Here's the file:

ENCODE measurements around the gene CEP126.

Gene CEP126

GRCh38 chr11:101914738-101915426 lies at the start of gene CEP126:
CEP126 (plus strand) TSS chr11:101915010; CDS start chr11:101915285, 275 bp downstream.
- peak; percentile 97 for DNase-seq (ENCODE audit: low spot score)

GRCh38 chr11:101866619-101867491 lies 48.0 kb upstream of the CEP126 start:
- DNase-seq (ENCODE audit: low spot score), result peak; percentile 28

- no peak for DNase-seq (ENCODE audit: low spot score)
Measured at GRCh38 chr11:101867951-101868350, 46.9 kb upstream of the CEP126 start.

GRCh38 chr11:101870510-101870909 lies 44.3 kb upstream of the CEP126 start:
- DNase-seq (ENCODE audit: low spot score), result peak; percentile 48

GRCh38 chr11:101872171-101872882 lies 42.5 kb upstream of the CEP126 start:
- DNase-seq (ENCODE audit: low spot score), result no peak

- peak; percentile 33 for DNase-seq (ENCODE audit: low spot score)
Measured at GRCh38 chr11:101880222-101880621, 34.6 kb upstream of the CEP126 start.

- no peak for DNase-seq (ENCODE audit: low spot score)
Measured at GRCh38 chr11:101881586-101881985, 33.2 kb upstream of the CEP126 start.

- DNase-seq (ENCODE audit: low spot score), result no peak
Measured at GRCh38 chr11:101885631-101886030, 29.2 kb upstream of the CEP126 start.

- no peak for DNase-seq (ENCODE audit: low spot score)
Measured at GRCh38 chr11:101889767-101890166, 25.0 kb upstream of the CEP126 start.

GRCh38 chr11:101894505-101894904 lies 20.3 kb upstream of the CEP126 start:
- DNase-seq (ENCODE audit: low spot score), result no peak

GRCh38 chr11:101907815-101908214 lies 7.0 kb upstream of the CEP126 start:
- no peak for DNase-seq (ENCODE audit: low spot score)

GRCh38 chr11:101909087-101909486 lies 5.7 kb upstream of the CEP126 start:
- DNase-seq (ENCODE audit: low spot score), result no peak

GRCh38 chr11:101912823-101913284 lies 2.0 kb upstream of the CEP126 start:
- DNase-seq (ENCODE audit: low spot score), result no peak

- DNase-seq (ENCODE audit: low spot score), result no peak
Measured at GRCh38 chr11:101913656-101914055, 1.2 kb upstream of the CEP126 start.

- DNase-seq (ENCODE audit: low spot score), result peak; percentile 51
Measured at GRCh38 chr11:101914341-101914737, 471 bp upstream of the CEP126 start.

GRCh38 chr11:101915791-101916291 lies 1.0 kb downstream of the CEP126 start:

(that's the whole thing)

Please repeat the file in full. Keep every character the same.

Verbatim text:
ENCODE measurements around the gene CEP126.

Gene CEP126

GRCh38 chr11:101914738-101915426 lies at the start of gene CEP126:
CEP126 (plus strand) TSS chr11:101915010; CDS start chr11:101915285, 275 bp downstream.
- peak; percentile 97 for DNase-seq (ENCODE audit: low spot score)

GRCh38 chr11:101866619-101867491 lies 48.0 kb upstream of the CEP126 start:
- DNase-seq (ENCODE audit: low spot score), result peak; percentile 28

- no peak for DNase-seq (ENCODE audit: low spot score)
Measured at GRCh38 chr11:101867951-101868350, 46.9 kb upstream of the CEP126 start.

GRCh38 chr11:101870510-101870909 lies 44.3 kb upstream of the CEP126 start:
- DNase-seq (ENCODE audit: low spot score), result peak; percentile 48

GRCh38 chr11:101872171-101872882 lies 42.5 kb upstream of the CEP126 start:
- DNase-seq (ENCODE audit: low spot score), result no peak

- peak; percentile 33 for DNase-seq (ENCODE audit: low spot score)
Measured at GRCh38 chr11:101880222-101880621, 34.6 kb upstream of the CEP126 start.

- no peak for DNase-seq (ENCODE audit: low spot score)
Measured at GRCh38 chr11:101881586-101881985, 33.2 kb upstream of the CEP126 start.

- DNase-seq (ENCODE audit: low spot score), result no peak
Measured at GRCh38 chr11:101885631-101886030, 29.2 kb upstream of the CEP126 start.

- no peak for DNase-seq (ENCODE audit: low spot score)
Measured at GRCh38 chr11:101889767-101890166, 25.0 kb upstream of the CEP126 start.

GRCh38 chr11:101894505-101894904 lies 20.3 kb upstream of the CEP126 start:
- DNase-seq (ENCODE audit: low spot score), result no peak

GRCh38 chr11:101907815-101908214 lies 7.0 kb upstream of the CEP126 start:
- no peak for DNase-seq (ENCODE audit: low spot score)

GRCh38 chr11:101909087-101909486 lies 5.7 kb upstream of the CEP126 start:
- DNase-seq (ENCODE audit: low spot score), result no peak

GRCh38 chr11:101912823-101913284 lies 2.0 kb upstream of the CEP126 start:
- DNase-seq (ENCODE audit: low spot score), result no peak

- DNase-seq (ENCODE audit: low spot score), result no peak
Measured at GRCh38 chr11:101913656-101914055, 1.2 kb upstream of the CEP126 start.

- DNase-seq (ENCODE audit: low spot score), result peak; percentile 51
Measured at GRCh38 chr11:101914341-101914737, 471 bp upstream of the CEP126 start.

GRCh38 chr11:101915791-101916291 lies 1.0 kb downstream of the CEP126 start: